Songs were sung by Private Harper, and Mr A.B. Platts presided at the piano.
ST JAMES’ CHURCH INSTITUTE, MORPETH
A most successful and pleasant evening was held in St James’ Schools on Thursday, February 11th, arranged for our soldier friends by the members of the above institute. This took the form of a whist-drive, when over 100 took part in the proceedings, and was appreciated and enjoyed by the soldiers present.
The Rev. F.C. Hardy, in presenting the prizes to the successful winners, expressed his pleasure at seeing such a good company.
He also proposed a hearty vote of thanks to the ladies who had seen to the catering, not only for that night, but for every night, in St James’ Hall, in ungrudgingly sparing their time to prepare cheap little suppers for the soldiers. This vote of thanks was received with acclamation.
St James’ Church Institute and the ladies of the Communicants’ Union have done good work for our soldiers since the first day they came amongst us, and are still doing so.
The former in throwing their little institute open to the soldiers, where they can read, write and play games and billiards, also for loan of tables, games, etc., and in arranging St James’ Hall as a writing and recreation room, under the energetic supervision of Rev. F.C. Hardy; St James’ Hall being kindly placed at the disposal of the soldiers for their comfort and recreation by the Rector.
The latter, in their untiring attendance every evening to see to the wants of the soldiers, who by the large demand for supper, appreciate and enjoy their kindly consideration. We must not forget the members of the B.B., who attend and make excellent waiters.
The committee of St James’ Institute are also indebted to Mr T.J. Smith, cabinet-maker, for loan of tables for the whist drive.
A LOCAL POET
We have received the following stanzas from Mr Thos. Glass of Morpeth, illustrative of the general appreciation of the lads of the north-country who have donned the khaki in defence of our country and empire:—
Tyneside For Ever
The Tyneside Scottish, with his tartan cap,
His khaki jacket, what a fine looking chap,
See him in the canteen, see him on parade,
That’s when he’s hot stuff, 99 in the shade.
With men so grand
Need fear no foreign foe,
She may rest content,
For these men are bent
On putting the Hun below.
The Tyneside Irish, with his shamrock green,
Is dying for a fight, O, the wild spalpeen,
See him chewing barbed wire, see him in his lair,
Oh, Willie, do be careful, say another prayer.
The Tyneside Commercial, with his fine khaki suit,
His long, swinging stride, in his number 9 boot;
See him on the Exchange, see him with his gun,
Now Kaiser Willie, the war will soon be done.
The Lads O’ The North
At the country’s call,
It’s the duty of all,
To step forward and do what they can;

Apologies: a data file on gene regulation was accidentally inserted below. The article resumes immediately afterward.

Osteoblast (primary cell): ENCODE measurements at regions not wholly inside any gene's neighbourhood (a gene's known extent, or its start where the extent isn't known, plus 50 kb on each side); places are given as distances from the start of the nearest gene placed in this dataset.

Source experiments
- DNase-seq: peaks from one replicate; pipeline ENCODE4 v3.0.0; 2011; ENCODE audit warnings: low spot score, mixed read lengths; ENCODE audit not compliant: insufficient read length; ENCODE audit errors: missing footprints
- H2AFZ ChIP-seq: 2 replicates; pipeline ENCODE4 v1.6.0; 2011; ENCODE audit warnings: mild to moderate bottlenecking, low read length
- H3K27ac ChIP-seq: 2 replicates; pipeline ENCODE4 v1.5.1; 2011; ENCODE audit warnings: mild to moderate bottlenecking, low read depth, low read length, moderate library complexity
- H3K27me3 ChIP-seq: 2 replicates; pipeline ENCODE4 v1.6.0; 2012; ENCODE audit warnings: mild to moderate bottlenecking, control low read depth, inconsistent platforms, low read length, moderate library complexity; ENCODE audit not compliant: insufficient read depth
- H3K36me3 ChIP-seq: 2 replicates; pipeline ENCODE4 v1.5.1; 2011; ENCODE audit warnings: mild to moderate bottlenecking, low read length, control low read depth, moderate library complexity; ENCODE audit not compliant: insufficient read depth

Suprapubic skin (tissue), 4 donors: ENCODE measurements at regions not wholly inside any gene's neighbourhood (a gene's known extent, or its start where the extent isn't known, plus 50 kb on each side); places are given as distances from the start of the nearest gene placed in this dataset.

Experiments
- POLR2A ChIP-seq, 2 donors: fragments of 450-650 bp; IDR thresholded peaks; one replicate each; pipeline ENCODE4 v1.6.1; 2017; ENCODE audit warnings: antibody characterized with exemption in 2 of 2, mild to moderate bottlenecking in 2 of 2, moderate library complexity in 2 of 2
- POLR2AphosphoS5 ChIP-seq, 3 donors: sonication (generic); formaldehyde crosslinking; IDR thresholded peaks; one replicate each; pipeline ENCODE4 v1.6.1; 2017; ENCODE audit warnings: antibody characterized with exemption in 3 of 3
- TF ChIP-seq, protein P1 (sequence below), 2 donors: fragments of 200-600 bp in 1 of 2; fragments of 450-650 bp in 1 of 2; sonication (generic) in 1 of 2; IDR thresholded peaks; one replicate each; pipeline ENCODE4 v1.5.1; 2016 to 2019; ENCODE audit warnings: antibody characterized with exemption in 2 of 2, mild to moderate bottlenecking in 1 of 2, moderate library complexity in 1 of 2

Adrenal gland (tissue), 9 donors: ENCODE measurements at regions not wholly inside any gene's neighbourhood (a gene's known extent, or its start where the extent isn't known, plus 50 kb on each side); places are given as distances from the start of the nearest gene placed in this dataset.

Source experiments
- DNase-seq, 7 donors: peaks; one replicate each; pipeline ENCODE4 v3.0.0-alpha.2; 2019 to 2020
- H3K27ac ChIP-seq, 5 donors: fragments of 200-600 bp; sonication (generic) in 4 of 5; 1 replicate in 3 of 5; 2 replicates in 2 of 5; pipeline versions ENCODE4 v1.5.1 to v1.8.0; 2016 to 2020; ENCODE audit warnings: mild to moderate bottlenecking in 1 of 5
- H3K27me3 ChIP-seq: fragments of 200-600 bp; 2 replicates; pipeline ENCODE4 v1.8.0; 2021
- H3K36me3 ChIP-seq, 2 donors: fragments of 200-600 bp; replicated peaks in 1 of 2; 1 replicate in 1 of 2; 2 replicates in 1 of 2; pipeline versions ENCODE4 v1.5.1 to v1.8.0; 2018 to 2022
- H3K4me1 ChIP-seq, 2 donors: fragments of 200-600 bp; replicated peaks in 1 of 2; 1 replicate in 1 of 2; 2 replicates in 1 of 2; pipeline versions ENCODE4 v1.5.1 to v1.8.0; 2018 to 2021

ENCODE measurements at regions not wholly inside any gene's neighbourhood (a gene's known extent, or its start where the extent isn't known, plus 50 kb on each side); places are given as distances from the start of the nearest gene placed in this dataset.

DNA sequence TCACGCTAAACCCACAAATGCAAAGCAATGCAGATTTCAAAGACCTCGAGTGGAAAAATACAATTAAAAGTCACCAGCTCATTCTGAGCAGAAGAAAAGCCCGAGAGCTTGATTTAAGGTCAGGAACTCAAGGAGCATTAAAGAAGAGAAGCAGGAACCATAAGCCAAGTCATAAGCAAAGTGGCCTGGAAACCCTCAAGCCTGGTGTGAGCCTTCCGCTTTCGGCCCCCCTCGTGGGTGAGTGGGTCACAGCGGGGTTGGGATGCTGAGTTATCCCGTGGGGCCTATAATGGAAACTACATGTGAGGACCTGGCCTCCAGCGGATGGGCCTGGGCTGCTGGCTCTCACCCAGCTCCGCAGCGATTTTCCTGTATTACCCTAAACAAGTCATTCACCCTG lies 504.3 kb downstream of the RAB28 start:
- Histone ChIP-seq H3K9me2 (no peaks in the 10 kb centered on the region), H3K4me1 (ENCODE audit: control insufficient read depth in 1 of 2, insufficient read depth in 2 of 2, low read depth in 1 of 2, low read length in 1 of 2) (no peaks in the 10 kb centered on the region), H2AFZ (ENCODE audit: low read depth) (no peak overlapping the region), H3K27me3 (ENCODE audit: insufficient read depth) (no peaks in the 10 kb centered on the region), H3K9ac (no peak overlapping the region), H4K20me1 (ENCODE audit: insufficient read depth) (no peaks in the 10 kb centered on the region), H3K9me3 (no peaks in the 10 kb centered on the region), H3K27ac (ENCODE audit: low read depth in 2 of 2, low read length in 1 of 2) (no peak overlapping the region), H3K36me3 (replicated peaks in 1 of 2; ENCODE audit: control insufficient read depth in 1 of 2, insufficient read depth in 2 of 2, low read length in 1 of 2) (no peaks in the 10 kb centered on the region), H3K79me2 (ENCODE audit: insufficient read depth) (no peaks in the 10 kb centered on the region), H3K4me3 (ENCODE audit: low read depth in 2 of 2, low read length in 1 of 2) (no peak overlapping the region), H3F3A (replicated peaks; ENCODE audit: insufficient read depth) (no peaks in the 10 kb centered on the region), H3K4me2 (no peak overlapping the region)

Let no laggard be found
When the bugle does sound,
But prove to the country you’re a true British man.
But the lads of the North
Will show Britain their worth
When it comes to a fair, stand-up fight;
When they go to the Front
And bear battles’ brunt
They’ll teach the Germans what’s wrong and what’s right.
Now, the lads of the Tyne
In both yards and the mine
Have formed a great fighting machine,
And they laugh at the joke
Of that old Kaiser bloke
When he brags of his great submarine.
These lads’ hearts are true
To the Red, White and Blue —
The Flag that bears not a stain;
So down with that Vulture,
The creator of Kultur,
Whose works are at Rheims and Louvaine.
DISTRESS IN THE NORTH
Mr C. Fenwick, on Friday night, in the House of Commons in the debate on Mr Ferens’s motion calling upon the Government to use every endeavour to prevent a continuance of the rise in the price of necessaries of life, said he wished to refer to the price of coal.
The mover of the resolution had told them there was no evidence of extraordinary abnormal distress, but there was a great deal of distress nevertheless, although it was kept as far as possible from the public gaze. If they entered the homes of those who had sent their sons or husbands to the front, who had deprived themselves gratuitously of the bread-winners, they would find there a state of serious distress.
Extravagant statements had been made in the Press with regard to the price of coal, and they had ben repeated on public platforms, against the miners and their employers, to the effect that an understanding had been arrived at between the workmen and their employers with a view to increasing the price of coal and to enhancing wages. How little that was the case he hoped to show.
On the north-east coast they had probably suffered more than any mining community in the kingdom. For the first three months of the war the miners in the north had only about a couple of days’ work a week, and even now when the price of coal was so high, and poor people were suffering severely in consequence, the Northumberland miners were not getting full time employment.
The London poor should be given to understand that it was not the miner nor his employer who was responsible for the increased charges. The principal distributors were the railway companies, the ship owners, and the merchants in London; it was they who divided the increased profits or prices.
CAMBO INDUSTRIAL AND HORTICULTURAL SOCIETY
At the general meeting of the members of the above society, held on Friday evening last, it was unanimously agreed that the usual annual exhibition be indefinitely postponed until the conclusion of the present war.
As so many of the supporters of this show — young men residing over a wide district — have joined the colours, it was agreed to await the time when it is to be hoped many absent friends may be able to participate in this well-known northern gathering.
It was agreed that the next show be held on the schedule as distributed for 1914, and sports as on the posters of that year. Exhibitors should retain their schedules for future use.
7TH NORTHUMBERLAND FUSILIERS
The appeal issued in our columns last week for recruits to fill up vacancies in the ranks of the 1st and 2nd Service Battalions has met with a fair response during the past week.